Read the full article over at Venture Beat.

 




The Cornerstone of Data Science: Progressive Data Modeling

From AI Business June 27, 2018

This article covers Single Schema, Universal Taxonomies, Time Series Analysis, Accelerating Data Science and features some thought leadership from Franz Inc.’s CEO, Jans Aasman:

‘Contemporary data science and artificial intelligence requirements simply can’t wait for this ongoing, dilatory process. According to Jans Aasman, CEO of Franz, they no longer have to. By deploying what Aasman called an “events-based approach to schema”, companies can model datasets with any number of differences alongside one another for expedited enterprise value.’

‘The resulting schema is simplified, uniform, and useful in multiple ways. “You achieve two goals,” Aasman noted. “One is you define what data you trust to be in the main repository to have all the truth. The second thing is you make your data management a little more uniform. By doing those two things your AI and your data science will become better, because the data that goes into them is better.”’

Dr. Aasman goes on to note:

‘The events-based schema methodology only works with enterprise taxonomies—or at least with taxonomies spanning the different sources included in a specific repository, such as a Master Data Management hub. Taxonomies are necessary so that “the type of event can be specified,” Aasman said.’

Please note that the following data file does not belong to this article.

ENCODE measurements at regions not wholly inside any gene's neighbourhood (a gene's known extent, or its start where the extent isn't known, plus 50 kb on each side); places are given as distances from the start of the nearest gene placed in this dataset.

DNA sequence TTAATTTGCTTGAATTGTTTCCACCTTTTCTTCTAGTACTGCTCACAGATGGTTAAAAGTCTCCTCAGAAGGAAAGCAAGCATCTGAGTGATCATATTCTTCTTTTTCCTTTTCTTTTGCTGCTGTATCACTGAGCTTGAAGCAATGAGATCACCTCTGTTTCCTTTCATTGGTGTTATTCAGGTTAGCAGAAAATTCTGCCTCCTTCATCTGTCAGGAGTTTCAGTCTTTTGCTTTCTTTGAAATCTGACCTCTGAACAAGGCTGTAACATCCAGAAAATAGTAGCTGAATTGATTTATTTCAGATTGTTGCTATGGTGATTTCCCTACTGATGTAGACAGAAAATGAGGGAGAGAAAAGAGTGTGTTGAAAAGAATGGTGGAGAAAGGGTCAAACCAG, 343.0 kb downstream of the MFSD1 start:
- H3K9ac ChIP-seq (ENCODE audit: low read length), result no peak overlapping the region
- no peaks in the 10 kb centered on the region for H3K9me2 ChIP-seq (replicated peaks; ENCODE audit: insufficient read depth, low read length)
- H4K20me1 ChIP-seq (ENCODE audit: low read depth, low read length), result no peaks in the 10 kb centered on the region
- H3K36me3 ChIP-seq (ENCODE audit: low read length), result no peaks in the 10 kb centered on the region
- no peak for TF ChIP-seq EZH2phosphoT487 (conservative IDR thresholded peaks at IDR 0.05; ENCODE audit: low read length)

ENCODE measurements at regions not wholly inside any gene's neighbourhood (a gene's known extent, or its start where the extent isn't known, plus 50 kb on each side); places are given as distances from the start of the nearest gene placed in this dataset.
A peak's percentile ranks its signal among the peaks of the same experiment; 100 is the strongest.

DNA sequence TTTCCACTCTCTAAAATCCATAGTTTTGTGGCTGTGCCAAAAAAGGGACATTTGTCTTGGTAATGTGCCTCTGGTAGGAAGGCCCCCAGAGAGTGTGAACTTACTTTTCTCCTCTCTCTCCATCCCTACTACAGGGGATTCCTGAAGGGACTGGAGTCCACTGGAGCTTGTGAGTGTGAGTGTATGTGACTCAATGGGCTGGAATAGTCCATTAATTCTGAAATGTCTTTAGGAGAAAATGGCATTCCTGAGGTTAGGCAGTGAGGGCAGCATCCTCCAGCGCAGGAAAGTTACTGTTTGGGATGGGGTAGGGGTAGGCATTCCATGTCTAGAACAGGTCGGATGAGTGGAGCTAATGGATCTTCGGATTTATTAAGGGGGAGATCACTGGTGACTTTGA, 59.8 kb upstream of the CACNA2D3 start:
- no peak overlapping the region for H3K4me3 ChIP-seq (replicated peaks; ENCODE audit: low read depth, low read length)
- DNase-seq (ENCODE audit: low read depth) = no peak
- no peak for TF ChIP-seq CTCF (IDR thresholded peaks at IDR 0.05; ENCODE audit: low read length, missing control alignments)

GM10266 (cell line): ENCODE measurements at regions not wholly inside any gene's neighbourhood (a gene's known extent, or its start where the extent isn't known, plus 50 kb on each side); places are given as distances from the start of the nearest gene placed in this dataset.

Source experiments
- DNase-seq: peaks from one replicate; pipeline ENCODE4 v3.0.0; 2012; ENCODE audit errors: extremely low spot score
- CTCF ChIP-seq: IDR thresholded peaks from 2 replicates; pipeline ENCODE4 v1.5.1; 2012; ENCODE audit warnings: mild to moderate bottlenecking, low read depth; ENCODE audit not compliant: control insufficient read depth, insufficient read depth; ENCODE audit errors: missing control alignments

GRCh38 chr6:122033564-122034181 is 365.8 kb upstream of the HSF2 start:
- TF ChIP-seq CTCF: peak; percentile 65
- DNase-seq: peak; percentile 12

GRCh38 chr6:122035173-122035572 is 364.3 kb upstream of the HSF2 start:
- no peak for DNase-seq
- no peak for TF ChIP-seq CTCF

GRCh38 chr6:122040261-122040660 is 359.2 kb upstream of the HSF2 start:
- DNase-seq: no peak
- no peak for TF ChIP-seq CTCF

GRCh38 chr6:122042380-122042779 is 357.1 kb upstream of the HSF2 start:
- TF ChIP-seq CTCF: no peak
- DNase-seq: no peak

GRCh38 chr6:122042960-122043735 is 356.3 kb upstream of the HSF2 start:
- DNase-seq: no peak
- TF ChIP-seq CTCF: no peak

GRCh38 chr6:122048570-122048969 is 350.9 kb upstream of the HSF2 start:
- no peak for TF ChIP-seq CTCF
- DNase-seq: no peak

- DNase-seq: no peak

‘Moreover, taxonomies are indispensable for clarifying terms and their meaning across different data formats, which may represent similar concepts in distinct ways. Therefore, practically all objects in a database should be “taxonomy based” Aasman said, because these hierarchical classifications enable organizations to query their repositories via this uniform schema.’

Read the full article over at AI Business.




How AI Boosts Human Expertise at Wolters Kluwer

Wolters Kluwer, a long time AllegroGraph customer, recently spoke with Alex Woodie at Datanami to describe how they are using AI tools such at AllegroGraph:

Thousands of companies around the world rely on Wolters Kluwer’s practice management software to automate core aspects of their businesses. That includes doctor’s offices that use its software make healthcare decisions in a clinical setting, corporate law offices that use its software to understand M&A activities, and accounting firms that use its software to craft tax strategies for high net-worth clients.

Wolters Kluwer is embedding a range of AI capabilities – including deep learning and graph analytics — across multiple product lines. For example, its Legalview Bill Analyzer software helps to identify errors in legal bills sent from outside law firms to the corporate counsels of large companies. The typical recovery rate for people reviewing bills manually is 1% to 2%. By adding machine learning technology to the product the recovery rate jumps to 7% to 8%, which can translate into tens of millions of dollars.

Wolters Kluwer is using graph analytic techniques to accelerate the knowledge discovery process for its clients across various professions. The company has tapped Franz‘s AllegroGraph software to help it drive new navigational tools for helping customers find answers to their questions.

By arranging known facts and concepts as triples in the AllegroGraph database and then exposing those structures to users through a traditional search engine dialog box, Wolters Kluwer is able to surface related insights in a much more interactive manner.

“We’re providing this live feedback. As you’re typing, we’re providing question and suggestions for you live,” Tatham said. “AllegroGraph gives us a performant way to be able to just work our way through the whole knowledge model and come up with suggestion to the user in real time.”

Read the full article over at Datanami.